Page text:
McMaster students and seniors become pen pals to combat pandemic loneliness

Published May 27, 2021 at 1:05 pm

The dangers of loneliness have been well documented.

For seniors, loneliness has been found to pose just as great of a health risk as obesity, smoking, and alcoholism. Factor in the COVID-19 pandemic and loneliness becomes an epidemic in itself.

However, students at McMaster University have done their best to mitigate senior loneliness as part of a new program developed by a campus charity.

Through Seniors Connect, students have written over 2,000 letters and produced a series of wellness videos for seniors living at CityHousing Hamilton and Shalom Village.

“During the pandemic, we increased our capacity by 50 per cent to address the critical needs in the community at this time,” says Jeff Druery, community life facilitator at Student Open Circles (SOC) in an interview with McMaster’s Daily News. “After much consultation with local social service agencies in spring 2020, we identified isolation among seniors as a key need.”

In a typical year, SOC says it engages more than 300 students who give more than 10,000 hours.

With the charity’s increase in capacity, approximately 400 weekly volunteers gave 15,000 hours over the fall and winter terms.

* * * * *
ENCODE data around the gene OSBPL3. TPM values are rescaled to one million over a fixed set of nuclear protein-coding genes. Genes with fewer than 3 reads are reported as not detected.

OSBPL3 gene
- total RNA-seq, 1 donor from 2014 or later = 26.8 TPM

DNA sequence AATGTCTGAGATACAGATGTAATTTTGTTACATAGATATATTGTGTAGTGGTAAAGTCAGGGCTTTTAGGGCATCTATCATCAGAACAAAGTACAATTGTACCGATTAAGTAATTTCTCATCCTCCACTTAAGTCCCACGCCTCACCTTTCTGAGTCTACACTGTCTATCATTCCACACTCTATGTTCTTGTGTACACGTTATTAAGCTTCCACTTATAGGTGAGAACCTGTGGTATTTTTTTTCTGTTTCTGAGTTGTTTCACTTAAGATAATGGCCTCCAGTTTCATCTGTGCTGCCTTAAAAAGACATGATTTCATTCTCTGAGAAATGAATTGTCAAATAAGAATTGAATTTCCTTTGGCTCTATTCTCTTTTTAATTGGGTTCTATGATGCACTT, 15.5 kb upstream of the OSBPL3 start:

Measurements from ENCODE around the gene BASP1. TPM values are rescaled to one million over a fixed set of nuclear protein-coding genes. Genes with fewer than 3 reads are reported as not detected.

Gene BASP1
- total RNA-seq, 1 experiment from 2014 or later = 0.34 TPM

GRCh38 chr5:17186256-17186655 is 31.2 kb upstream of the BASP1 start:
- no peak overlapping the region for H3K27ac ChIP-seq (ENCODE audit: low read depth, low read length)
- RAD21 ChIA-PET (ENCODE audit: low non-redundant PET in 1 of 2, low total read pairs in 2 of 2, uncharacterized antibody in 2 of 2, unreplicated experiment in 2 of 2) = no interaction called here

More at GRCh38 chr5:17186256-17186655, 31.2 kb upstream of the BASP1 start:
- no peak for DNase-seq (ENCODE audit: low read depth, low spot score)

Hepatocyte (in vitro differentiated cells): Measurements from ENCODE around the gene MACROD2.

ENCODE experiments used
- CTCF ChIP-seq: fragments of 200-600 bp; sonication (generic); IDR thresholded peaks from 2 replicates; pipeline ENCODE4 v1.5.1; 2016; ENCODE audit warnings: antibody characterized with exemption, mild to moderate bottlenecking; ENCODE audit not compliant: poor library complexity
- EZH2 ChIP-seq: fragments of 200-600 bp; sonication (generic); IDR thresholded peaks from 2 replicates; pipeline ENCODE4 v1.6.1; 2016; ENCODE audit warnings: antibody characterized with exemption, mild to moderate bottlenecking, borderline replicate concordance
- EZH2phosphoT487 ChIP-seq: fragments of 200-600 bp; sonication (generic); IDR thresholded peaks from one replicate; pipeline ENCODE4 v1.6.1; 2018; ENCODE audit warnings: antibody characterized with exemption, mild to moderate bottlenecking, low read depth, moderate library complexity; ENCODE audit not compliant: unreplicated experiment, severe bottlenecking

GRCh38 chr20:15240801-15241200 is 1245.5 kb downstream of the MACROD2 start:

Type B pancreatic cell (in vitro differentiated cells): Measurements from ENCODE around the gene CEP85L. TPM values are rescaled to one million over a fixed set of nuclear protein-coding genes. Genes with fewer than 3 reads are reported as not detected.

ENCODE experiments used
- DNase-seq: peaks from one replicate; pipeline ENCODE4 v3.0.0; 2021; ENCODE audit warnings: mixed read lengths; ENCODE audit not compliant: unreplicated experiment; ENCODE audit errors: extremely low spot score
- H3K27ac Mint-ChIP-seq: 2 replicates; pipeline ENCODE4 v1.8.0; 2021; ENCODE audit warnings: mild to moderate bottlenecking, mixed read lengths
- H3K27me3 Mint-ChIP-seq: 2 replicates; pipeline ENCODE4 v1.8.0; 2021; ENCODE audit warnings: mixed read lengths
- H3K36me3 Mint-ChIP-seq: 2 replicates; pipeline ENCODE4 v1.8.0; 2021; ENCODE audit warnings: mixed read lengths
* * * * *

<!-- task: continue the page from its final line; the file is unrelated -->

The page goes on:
One of the letters sent by a McMaster student volunteer to an older adult in the community through the Seniors Connect program. (McMaster University/Student Open Circles)

Brenda Silverthorne, community development coordinator at CityHousing Hamilton says her team has received glowing feedback from seniors who have received letters or watched the video series.

“This partnership was key to addressing social isolation felt by our seniors during these uncertain times,” Silverthorne told McMaster’s Daily News. “The students were so creative in their letters and there was an amazing range of topics for the video series, from brain teasers to art activities.”

The wellness videos, meanwhile, gave students an opportunity to bridge the intergenerational gap and rediscover their creativity.

100 students were part of the Seniors Connect initiative.

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